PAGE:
|Clinically-integrated randomized trial||Traditional randomized trial|
|Tests, procedures, questionnaires||
All data needed to address the study question would be of value for the clinician during routine follow-up. All tests, procedures and questionnaires would be given to patients irrespective of participation.|
Example: A test for cancer recurrence.
Some data required to answer study-specific questions would not be taken during routine care.|
Example: blood draw for a molecular marker thought to predict response to treatment.
Patients very unlikely to have strong preferences for one or other treatment.|
Example: Two alternative suturing techniques during surgery.
Many patients may have a strong preference for one or other treatment.|
Example: Radical versus breast conserving surgery.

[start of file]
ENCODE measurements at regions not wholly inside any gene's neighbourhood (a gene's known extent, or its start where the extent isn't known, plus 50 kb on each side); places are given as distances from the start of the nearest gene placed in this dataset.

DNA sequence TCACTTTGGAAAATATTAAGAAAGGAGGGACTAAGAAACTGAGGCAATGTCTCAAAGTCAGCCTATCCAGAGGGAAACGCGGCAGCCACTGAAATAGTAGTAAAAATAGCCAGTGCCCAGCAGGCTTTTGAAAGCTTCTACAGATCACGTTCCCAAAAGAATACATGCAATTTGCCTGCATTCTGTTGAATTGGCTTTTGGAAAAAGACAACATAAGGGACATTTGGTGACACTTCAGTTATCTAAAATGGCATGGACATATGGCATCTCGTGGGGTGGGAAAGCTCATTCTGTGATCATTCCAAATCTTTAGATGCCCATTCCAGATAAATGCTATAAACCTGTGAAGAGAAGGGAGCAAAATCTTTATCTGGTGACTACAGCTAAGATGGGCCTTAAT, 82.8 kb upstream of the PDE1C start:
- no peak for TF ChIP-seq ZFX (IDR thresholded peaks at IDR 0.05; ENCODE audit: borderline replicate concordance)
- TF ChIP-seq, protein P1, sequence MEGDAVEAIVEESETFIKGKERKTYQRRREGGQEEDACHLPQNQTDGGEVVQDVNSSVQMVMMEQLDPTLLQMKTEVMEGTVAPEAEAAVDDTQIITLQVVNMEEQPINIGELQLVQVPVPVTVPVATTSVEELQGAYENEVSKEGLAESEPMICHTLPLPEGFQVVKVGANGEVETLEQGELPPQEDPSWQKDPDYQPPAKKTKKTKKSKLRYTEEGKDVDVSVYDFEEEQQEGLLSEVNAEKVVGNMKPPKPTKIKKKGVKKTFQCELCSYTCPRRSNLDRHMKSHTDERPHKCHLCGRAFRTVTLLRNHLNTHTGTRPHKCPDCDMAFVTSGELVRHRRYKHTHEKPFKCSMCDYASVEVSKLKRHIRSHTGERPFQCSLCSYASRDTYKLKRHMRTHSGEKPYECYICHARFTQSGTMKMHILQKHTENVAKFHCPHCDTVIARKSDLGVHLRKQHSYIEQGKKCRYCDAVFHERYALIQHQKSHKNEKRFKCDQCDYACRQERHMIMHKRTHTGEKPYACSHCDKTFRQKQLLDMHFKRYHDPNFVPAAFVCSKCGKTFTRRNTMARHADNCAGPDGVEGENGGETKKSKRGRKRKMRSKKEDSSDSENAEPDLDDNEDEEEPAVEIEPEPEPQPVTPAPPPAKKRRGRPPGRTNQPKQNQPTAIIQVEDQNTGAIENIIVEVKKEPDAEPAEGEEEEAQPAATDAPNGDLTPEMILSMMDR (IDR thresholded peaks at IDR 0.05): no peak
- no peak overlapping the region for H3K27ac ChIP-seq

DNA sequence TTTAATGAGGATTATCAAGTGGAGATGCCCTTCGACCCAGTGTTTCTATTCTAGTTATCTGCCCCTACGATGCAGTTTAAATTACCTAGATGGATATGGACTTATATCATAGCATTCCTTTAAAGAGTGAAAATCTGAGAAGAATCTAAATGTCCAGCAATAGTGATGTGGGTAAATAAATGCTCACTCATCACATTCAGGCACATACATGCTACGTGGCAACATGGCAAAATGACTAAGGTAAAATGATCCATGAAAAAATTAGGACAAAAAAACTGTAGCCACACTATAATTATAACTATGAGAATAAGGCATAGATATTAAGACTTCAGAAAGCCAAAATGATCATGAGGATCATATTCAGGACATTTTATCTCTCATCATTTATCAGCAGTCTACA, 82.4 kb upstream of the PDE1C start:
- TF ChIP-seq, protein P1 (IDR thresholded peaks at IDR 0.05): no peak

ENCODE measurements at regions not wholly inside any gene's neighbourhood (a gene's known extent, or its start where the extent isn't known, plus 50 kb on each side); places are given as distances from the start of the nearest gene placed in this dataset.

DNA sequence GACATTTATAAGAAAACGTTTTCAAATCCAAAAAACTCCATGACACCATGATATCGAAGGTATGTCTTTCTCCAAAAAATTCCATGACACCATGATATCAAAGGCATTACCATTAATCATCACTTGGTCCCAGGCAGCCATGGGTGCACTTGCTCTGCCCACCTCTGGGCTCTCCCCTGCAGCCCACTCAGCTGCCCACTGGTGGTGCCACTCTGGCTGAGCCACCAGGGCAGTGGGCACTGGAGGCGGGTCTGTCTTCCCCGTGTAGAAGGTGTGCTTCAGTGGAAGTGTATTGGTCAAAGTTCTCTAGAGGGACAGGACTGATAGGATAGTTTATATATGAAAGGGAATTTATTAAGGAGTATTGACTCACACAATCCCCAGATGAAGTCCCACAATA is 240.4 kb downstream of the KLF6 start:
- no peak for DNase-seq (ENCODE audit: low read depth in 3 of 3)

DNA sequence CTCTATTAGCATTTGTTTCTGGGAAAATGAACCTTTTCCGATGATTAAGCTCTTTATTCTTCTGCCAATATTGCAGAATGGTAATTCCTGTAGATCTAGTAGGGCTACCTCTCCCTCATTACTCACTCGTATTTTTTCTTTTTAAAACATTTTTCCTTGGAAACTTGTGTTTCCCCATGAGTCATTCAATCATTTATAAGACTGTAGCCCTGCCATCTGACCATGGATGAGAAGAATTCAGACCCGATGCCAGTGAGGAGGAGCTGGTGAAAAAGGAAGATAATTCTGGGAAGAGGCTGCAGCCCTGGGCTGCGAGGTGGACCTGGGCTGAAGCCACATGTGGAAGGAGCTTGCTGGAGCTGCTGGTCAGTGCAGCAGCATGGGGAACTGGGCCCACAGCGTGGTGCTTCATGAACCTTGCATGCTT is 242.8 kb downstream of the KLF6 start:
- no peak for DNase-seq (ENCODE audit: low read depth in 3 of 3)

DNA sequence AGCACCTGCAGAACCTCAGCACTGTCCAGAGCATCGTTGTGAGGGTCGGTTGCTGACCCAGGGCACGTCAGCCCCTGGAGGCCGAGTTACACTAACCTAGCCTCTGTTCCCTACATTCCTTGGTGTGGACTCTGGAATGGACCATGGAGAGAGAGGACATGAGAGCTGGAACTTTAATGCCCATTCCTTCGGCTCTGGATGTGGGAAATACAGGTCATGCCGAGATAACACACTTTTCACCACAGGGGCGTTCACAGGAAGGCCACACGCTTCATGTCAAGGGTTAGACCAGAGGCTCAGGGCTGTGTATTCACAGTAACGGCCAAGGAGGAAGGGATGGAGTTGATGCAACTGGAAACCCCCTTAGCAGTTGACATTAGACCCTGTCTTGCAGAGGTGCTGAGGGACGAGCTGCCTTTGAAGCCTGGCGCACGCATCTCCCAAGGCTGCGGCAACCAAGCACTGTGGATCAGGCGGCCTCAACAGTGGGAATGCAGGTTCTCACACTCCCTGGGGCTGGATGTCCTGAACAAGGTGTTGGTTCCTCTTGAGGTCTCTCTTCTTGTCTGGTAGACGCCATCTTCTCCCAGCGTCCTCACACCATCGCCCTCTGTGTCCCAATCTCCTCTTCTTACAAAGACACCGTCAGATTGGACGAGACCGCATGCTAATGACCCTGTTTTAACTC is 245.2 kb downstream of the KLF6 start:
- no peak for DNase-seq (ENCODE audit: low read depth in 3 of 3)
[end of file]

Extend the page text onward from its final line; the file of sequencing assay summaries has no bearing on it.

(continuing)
Can only compare two active treatments.|
Example: Two widely used anti-depressants of proven value.
May compare an active treatment to placebo or no treatment control.|
Example: Novel anti-depressant versus placebo.
|Patients||Most patients are randomized.||Only a proportion of patients are randomized.|
Eligibility criteria should be minimized.|
Example: all patients undergoing radical prostatectomy are eligible.
Eligibility criteria can be restrictive.|
Example: restrictions on comorbidities in a trial of a novel drug.
|Information technology||Trial depends heavily on information technology.||Trial can be lo-tech.|